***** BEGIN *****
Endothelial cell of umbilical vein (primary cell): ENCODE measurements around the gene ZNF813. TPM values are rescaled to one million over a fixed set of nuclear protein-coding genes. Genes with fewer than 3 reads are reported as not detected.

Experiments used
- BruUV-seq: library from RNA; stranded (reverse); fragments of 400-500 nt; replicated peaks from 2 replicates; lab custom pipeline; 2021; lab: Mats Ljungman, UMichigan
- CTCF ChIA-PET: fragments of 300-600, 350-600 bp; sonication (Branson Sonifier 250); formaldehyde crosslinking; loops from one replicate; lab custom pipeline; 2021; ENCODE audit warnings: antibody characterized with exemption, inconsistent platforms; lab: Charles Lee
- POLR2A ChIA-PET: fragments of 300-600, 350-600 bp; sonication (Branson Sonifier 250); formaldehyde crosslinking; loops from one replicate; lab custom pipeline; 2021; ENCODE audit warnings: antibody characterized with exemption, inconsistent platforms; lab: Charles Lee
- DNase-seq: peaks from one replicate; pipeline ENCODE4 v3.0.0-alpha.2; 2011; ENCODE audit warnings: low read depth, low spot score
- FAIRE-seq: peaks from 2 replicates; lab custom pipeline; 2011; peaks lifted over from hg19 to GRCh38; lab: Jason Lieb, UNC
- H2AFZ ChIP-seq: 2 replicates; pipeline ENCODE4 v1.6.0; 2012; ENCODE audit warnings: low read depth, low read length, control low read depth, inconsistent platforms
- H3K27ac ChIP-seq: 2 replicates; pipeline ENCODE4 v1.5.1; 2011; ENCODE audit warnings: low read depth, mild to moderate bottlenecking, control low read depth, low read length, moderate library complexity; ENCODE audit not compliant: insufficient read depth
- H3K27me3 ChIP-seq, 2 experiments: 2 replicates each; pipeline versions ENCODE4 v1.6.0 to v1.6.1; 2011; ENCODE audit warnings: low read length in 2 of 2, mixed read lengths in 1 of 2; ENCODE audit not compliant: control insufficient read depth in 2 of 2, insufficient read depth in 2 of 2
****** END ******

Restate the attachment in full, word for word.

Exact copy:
Endothelial cell of umbilical vein (primary cell): ENCODE measurements around the gene ZNF813. TPM values are rescaled to one million over a fixed set of nuclear protein-coding genes. Genes with fewer than 3 reads are reported as not detected.

Experiments used
- BruUV-seq: library from RNA; stranded (reverse); fragments of 400-500 nt; replicated peaks from 2 replicates; lab custom pipeline; 2021; lab: Mats Ljungman, UMichigan
- CTCF ChIA-PET: fragments of 300-600, 350-600 bp; sonication (Branson Sonifier 250); formaldehyde crosslinking; loops from one replicate; lab custom pipeline; 2021; ENCODE audit warnings: antibody characterized with exemption, inconsistent platforms; lab: Charles Lee
- POLR2A ChIA-PET: fragments of 300-600, 350-600 bp; sonication (Branson Sonifier 250); formaldehyde crosslinking; loops from one replicate; lab custom pipeline; 2021; ENCODE audit warnings: antibody characterized with exemption, inconsistent platforms; lab: Charles Lee
- DNase-seq: peaks from one replicate; pipeline ENCODE4 v3.0.0-alpha.2; 2011; ENCODE audit warnings: low read depth, low spot score
- FAIRE-seq: peaks from 2 replicates; lab custom pipeline; 2011; peaks lifted over from hg19 to GRCh38; lab: Jason Lieb, UNC
- H2AFZ ChIP-seq: 2 replicates; pipeline ENCODE4 v1.6.0; 2012; ENCODE audit warnings: low read depth, low read length, control low read depth, inconsistent platforms
- H3K27ac ChIP-seq: 2 replicates; pipeline ENCODE4 v1.5.1; 2011; ENCODE audit warnings: low read depth, mild to moderate bottlenecking, control low read depth, low read length, moderate library complexity; ENCODE audit not compliant: insufficient read depth
- H3K27me3 ChIP-seq, 2 experiments: 2 replicates each; pipeline versions ENCODE4 v1.6.0 to v1.6.1; 2011; ENCODE audit warnings: low read length in 2 of 2, mixed read lengths in 1 of 2; ENCODE audit not compliant: control insufficient read depth in 2 of 2, insufficient read depth in 2 of 2